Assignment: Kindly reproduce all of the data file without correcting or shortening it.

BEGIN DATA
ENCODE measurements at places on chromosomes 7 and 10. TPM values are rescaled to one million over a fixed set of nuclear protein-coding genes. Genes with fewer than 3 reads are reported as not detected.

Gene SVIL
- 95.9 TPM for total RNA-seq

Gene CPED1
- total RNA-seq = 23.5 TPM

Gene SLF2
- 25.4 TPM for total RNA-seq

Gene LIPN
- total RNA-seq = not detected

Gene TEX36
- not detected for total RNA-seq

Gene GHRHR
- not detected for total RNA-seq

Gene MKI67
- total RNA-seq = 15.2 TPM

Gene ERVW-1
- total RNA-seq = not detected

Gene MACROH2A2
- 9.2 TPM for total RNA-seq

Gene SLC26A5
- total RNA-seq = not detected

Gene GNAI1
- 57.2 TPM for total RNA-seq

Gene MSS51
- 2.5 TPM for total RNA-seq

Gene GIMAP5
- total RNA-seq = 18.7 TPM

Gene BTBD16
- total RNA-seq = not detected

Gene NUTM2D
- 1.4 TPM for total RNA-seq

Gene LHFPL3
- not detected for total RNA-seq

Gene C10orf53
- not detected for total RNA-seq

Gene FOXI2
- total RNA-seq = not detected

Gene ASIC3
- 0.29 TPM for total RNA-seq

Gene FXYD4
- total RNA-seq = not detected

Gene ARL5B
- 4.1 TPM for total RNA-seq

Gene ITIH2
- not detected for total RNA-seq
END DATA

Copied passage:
ENCODE measurements at places on chromosomes 7 and 10. TPM values are rescaled to one million over a fixed set of nuclear protein-coding genes. Genes with fewer than 3 reads are reported as not detected.

Gene SVIL
- 95.9 TPM for total RNA-seq

Gene CPED1
- total RNA-seq = 23.5 TPM

Gene SLF2
- 25.4 TPM for total RNA-seq

Gene LIPN
- total RNA-seq = not detected

Gene TEX36
- not detected for total RNA-seq

Gene GHRHR
- not detected for total RNA-seq

Gene MKI67
- total RNA-seq = 15.2 TPM

Gene ERVW-1
- total RNA-seq = not detected

Gene MACROH2A2
- 9.2 TPM for total RNA-seq

Gene SLC26A5
- total RNA-seq = not detected

Gene GNAI1
- 57.2 TPM for total RNA-seq

Gene MSS51
- 2.5 TPM for total RNA-seq

Gene GIMAP5
- total RNA-seq = 18.7 TPM

Gene BTBD16
- total RNA-seq = not detected

Gene NUTM2D
- 1.4 TPM for total RNA-seq

Gene LHFPL3
- not detected for total RNA-seq

Gene C10orf53
- not detected for total RNA-seq

Gene FOXI2
- total RNA-seq = not detected

Gene ASIC3
- 0.29 TPM for total RNA-seq

Gene FXYD4
- total RNA-seq = not detected

Gene ARL5B
- 4.1 TPM for total RNA-seq

Gene ITIH2
- not detected for total RNA-seq